Les Misérables is presented in a 1.85:1 1080p AVC encode that presents the movie in all its glory. Details of the costumes, sets and locations are sumptuously presented, as are the harsher aspects of the Oscar-winning makeup. The degree to which Hugh Jackman and Anne Hathaway committed their bodies to this movie is very clear as seen in high definition – their flesh tones show a marked change when the characters are in their lowest mode, as is appropriate. The one place where the transfer may reveal more than one would prefer is in some of the big CGI moments, including the opening tableau of the prisoners at the dock. The shot is a beautiful one, but it is obviously a computer animation. The transfer does better with a jaw-dropping pullback from Jean Valjean at the end of “What Have I Done?”, transitioning seamlessly into a larger CGI vista.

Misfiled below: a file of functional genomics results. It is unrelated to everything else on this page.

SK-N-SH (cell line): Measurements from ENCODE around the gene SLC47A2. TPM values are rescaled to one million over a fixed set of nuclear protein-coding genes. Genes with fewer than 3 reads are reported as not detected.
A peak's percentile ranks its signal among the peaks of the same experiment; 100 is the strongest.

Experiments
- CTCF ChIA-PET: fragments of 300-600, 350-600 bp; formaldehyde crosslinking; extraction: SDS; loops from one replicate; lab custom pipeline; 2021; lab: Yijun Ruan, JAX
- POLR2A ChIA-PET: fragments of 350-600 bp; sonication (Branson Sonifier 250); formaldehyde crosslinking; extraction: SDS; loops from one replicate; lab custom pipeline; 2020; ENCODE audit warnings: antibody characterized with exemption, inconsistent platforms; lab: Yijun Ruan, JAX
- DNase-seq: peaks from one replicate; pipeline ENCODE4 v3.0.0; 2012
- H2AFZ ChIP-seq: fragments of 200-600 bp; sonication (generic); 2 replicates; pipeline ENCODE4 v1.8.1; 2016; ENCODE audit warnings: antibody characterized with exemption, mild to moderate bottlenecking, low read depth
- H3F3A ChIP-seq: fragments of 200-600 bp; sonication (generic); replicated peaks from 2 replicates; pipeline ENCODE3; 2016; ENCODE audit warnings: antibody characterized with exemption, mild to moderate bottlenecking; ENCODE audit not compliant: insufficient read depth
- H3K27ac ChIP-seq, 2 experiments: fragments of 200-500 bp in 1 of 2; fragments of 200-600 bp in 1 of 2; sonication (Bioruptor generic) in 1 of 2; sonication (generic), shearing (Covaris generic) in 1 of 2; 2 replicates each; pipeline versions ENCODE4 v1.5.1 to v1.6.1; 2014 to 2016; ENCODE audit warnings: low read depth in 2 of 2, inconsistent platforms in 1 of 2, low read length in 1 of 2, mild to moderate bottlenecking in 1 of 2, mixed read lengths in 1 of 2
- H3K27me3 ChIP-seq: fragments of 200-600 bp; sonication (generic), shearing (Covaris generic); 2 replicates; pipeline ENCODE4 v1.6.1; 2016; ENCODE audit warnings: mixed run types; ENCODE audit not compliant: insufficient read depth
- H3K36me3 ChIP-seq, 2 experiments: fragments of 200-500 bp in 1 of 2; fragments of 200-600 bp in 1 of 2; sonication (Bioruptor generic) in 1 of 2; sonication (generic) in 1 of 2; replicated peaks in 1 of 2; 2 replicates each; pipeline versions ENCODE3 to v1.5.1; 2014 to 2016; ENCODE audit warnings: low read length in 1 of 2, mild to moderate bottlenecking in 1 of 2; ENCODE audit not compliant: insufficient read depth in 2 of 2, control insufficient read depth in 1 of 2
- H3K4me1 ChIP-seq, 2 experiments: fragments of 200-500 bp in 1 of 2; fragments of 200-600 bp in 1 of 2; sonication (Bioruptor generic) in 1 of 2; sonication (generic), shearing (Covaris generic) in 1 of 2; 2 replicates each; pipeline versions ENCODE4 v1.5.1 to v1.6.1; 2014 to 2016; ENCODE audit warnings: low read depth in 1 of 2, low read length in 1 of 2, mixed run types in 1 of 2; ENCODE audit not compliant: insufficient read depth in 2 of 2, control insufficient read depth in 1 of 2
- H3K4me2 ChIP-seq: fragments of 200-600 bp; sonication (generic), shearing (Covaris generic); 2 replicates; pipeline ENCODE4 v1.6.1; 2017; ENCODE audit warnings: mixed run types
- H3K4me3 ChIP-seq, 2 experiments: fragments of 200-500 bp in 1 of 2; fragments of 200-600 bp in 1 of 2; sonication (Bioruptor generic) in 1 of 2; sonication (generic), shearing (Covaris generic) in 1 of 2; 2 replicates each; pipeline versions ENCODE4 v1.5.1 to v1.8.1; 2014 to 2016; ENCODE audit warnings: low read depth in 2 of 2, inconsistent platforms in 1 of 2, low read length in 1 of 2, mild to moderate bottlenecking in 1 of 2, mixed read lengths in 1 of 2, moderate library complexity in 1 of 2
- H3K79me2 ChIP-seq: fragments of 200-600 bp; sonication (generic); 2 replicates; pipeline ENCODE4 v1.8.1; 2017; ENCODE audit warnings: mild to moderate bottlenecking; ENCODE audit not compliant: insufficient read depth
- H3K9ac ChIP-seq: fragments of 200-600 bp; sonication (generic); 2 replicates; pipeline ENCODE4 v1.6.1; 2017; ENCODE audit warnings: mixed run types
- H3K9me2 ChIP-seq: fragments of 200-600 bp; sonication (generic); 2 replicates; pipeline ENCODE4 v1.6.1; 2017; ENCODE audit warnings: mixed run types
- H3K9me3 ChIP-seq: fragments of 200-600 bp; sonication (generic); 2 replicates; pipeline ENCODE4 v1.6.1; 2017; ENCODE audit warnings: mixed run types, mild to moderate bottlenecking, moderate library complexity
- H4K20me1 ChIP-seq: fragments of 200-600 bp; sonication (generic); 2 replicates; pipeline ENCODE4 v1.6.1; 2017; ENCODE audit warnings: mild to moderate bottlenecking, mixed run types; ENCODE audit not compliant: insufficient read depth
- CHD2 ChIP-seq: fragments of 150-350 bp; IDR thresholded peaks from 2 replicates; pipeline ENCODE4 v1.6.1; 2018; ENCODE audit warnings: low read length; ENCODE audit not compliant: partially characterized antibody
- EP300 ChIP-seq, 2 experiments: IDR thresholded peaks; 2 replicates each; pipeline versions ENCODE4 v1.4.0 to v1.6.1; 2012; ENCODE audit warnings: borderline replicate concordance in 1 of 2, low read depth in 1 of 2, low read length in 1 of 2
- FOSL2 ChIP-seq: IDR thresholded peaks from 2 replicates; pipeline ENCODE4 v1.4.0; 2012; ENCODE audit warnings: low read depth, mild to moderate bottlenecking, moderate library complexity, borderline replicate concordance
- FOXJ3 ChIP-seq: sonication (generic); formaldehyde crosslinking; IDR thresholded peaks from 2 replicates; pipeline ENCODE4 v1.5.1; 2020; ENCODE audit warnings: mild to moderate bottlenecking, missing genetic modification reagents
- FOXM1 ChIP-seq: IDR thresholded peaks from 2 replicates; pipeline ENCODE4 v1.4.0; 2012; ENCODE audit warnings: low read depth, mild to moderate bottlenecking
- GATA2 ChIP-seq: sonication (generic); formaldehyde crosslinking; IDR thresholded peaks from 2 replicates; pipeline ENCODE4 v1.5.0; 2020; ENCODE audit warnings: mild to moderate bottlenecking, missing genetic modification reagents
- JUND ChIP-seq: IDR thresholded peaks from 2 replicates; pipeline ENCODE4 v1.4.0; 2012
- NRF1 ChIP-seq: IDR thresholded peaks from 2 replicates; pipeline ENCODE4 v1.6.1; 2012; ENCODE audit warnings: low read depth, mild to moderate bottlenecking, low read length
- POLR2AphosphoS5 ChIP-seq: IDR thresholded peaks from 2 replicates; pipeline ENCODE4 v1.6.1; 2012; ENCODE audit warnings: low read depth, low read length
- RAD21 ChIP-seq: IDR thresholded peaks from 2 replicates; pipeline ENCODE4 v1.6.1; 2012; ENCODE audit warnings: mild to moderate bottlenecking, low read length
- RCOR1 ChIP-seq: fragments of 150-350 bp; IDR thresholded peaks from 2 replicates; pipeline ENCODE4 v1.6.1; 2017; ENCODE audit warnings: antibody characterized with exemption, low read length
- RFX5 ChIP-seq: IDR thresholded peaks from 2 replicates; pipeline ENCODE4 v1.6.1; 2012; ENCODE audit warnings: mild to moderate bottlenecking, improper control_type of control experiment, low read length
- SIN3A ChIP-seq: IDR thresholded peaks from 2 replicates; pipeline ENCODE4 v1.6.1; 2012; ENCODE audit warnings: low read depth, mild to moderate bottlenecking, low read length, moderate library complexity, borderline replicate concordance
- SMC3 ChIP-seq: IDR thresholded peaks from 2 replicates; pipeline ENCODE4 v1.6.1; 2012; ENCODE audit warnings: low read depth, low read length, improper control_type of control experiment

Audio Rating: 5/5

Les Misérables gets a solid English DTS-HD MA 7.1 mix, which is designed to emphasize the nuances of the song performances throughout. The Oscar-winning work by Simon Hayes gets a great showcase here, as the live performances are presented in a way that perfectly balances with a strong orchestral and atmospheric backdrop. This becomes key during sequences like Eponine’s “On My Own”, where the song is performed in a rainy background that could have overwhelmed it – instead, the production team and the sound team worked out a way to not have the sounds of water be obtrusive at all. This is not a heavily atmospheric mix and the subwoofer is used sparingly. There is a 5.1 DTS mix in English, as well as an English DVS mix. (This is not the sort of movie that calls for multiple language audio mixes – particularly given that the whole point is to hear the live song performances. To overdub them in other languages would negate the movie’s raison d’etre.)


Special Features Rating: 4/5